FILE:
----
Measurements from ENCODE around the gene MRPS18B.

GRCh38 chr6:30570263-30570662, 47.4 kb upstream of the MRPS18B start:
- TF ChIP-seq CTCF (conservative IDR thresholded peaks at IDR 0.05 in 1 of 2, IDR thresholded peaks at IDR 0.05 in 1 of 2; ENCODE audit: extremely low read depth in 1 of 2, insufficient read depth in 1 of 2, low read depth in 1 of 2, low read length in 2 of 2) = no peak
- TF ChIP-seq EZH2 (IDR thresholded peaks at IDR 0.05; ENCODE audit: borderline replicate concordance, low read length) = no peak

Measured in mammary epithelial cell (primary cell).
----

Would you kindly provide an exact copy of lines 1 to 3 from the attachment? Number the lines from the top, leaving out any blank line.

Measurements from ENCODE around the gene MRPS18B.

GRCh38 chr6:30570263-30570662, 47.4 kb upstream of the MRPS18B start:
- TF ChIP-seq CTCF (conservative IDR thresholded peaks at IDR 0.05 in 1 of 2, IDR thresholded peaks at IDR 0.05 in 1 of 2; ENCODE audit: extremely low read depth in 1 of 2, insufficient read depth in 1 of 2, low read depth in 1 of 2, low read length in 2 of 2) = no peak